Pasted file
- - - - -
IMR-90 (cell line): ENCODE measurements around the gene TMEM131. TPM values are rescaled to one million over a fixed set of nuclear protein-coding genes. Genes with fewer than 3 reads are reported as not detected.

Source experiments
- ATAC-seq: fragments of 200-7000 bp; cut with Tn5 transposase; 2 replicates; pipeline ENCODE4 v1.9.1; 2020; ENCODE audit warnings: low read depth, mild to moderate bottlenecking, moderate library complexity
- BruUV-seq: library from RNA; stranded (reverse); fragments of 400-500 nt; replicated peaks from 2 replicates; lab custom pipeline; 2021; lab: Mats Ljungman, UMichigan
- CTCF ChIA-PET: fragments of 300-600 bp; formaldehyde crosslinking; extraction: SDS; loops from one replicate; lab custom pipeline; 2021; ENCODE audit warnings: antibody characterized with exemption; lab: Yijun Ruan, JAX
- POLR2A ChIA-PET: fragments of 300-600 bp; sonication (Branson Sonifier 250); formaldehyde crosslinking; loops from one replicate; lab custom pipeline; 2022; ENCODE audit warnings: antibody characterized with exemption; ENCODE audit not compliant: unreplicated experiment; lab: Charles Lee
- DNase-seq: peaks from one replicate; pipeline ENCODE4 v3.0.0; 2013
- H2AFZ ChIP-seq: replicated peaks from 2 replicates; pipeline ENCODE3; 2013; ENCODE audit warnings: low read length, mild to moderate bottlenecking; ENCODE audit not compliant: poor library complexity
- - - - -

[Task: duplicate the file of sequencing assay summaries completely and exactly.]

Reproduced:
IMR-90 (cell line): ENCODE measurements around the gene TMEM131. TPM values are rescaled to one million over a fixed set of nuclear protein-coding genes. Genes with fewer than 3 reads are reported as not detected.

Source experiments
- ATAC-seq: fragments of 200-7000 bp; cut with Tn5 transposase; 2 replicates; pipeline ENCODE4 v1.9.1; 2020; ENCODE audit warnings: low read depth, mild to moderate bottlenecking, moderate library complexity
- BruUV-seq: library from RNA; stranded (reverse); fragments of 400-500 nt; replicated peaks from 2 replicates; lab custom pipeline; 2021; lab: Mats Ljungman, UMichigan
- CTCF ChIA-PET: fragments of 300-600 bp; formaldehyde crosslinking; extraction: SDS; loops from one replicate; lab custom pipeline; 2021; ENCODE audit warnings: antibody characterized with exemption; lab: Yijun Ruan, JAX
- POLR2A ChIA-PET: fragments of 300-600 bp; sonication (Branson Sonifier 250); formaldehyde crosslinking; loops from one replicate; lab custom pipeline; 2022; ENCODE audit warnings: antibody characterized with exemption; ENCODE audit not compliant: unreplicated experiment; lab: Charles Lee
- DNase-seq: peaks from one replicate; pipeline ENCODE4 v3.0.0; 2013
- H2AFZ ChIP-seq: replicated peaks from 2 replicates; pipeline ENCODE3; 2013; ENCODE audit warnings: low read length, mild to moderate bottlenecking; ENCODE audit not compliant: poor library complexity